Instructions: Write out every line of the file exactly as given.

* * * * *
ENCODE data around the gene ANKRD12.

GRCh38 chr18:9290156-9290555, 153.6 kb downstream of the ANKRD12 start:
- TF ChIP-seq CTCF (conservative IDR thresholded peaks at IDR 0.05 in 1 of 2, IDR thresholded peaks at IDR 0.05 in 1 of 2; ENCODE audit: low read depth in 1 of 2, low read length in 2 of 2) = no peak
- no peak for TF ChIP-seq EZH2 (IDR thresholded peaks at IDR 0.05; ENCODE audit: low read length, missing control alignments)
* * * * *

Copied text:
ENCODE data around the gene ANKRD12.

GRCh38 chr18:9290156-9290555, 153.6 kb downstream of the ANKRD12 start:
- TF ChIP-seq CTCF (conservative IDR thresholded peaks at IDR 0.05 in 1 of 2, IDR thresholded peaks at IDR 0.05 in 1 of 2; ENCODE audit: low read depth in 1 of 2, low read length in 2 of 2) = no peak
- no peak for TF ChIP-seq EZH2 (IDR thresholded peaks at IDR 0.05; ENCODE audit: low read length, missing control alignments)